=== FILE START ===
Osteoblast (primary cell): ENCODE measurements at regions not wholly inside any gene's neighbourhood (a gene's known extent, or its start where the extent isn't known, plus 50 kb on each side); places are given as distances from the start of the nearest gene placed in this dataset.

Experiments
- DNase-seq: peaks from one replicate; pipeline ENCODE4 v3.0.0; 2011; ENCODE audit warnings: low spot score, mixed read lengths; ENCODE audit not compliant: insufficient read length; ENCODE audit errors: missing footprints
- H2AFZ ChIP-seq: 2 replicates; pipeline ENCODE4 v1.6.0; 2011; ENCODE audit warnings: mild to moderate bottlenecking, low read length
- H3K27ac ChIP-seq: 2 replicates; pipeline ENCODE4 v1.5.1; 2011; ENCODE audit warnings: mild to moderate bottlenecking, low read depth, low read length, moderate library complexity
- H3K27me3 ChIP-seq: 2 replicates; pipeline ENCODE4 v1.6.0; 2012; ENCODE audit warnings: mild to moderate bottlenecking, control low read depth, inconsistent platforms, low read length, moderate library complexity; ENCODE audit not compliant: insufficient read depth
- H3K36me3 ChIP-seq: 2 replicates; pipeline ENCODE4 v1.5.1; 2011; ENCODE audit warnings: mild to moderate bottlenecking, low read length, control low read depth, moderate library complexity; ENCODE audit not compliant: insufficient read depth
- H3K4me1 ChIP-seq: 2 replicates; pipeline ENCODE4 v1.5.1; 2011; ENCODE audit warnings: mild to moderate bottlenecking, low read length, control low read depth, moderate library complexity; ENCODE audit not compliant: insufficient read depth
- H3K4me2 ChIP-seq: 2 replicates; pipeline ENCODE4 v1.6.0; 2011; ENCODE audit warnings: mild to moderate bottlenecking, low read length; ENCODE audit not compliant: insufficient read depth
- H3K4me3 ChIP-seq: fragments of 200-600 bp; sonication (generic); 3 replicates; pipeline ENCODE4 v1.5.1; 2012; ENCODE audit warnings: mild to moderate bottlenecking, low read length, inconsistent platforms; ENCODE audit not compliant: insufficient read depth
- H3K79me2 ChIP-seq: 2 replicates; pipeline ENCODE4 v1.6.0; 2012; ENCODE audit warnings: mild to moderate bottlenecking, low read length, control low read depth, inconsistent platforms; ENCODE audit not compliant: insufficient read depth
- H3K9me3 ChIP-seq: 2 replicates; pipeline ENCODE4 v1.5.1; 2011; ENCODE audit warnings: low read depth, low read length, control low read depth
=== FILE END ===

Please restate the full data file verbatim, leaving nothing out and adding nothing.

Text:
Osteoblast (primary cell): ENCODE measurements at regions not wholly inside any gene's neighbourhood (a gene's known extent, or its start where the extent isn't known, plus 50 kb on each side); places are given as distances from the start of the nearest gene placed in this dataset.

Experiments
- DNase-seq: peaks from one replicate; pipeline ENCODE4 v3.0.0; 2011; ENCODE audit warnings: low spot score, mixed read lengths; ENCODE audit not compliant: insufficient read length; ENCODE audit errors: missing footprints
- H2AFZ ChIP-seq: 2 replicates; pipeline ENCODE4 v1.6.0; 2011; ENCODE audit warnings: mild to moderate bottlenecking, low read length
- H3K27ac ChIP-seq: 2 replicates; pipeline ENCODE4 v1.5.1; 2011; ENCODE audit warnings: mild to moderate bottlenecking, low read depth, low read length, moderate library complexity
- H3K27me3 ChIP-seq: 2 replicates; pipeline ENCODE4 v1.6.0; 2012; ENCODE audit warnings: mild to moderate bottlenecking, control low read depth, inconsistent platforms, low read length, moderate library complexity; ENCODE audit not compliant: insufficient read depth
- H3K36me3 ChIP-seq: 2 replicates; pipeline ENCODE4 v1.5.1; 2011; ENCODE audit warnings: mild to moderate bottlenecking, low read length, control low read depth, moderate library complexity; ENCODE audit not compliant: insufficient read depth
- H3K4me1 ChIP-seq: 2 replicates; pipeline ENCODE4 v1.5.1; 2011; ENCODE audit warnings: mild to moderate bottlenecking, low read length, control low read depth, moderate library complexity; ENCODE audit not compliant: insufficient read depth
- H3K4me2 ChIP-seq: 2 replicates; pipeline ENCODE4 v1.6.0; 2011; ENCODE audit warnings: mild to moderate bottlenecking, low read length; ENCODE audit not compliant: insufficient read depth
- H3K4me3 ChIP-seq: fragments of 200-600 bp; sonication (generic); 3 replicates; pipeline ENCODE4 v1.5.1; 2012; ENCODE audit warnings: mild to moderate bottlenecking, low read length, inconsistent platforms; ENCODE audit not compliant: insufficient read depth
- H3K79me2 ChIP-seq: 2 replicates; pipeline ENCODE4 v1.6.0; 2012; ENCODE audit warnings: mild to moderate bottlenecking, low read length, control low read depth, inconsistent platforms; ENCODE audit not compliant: insufficient read depth
- H3K9me3 ChIP-seq: 2 replicates; pipeline ENCODE4 v1.5.1; 2011; ENCODE audit warnings: low read depth, low read length, control low read depth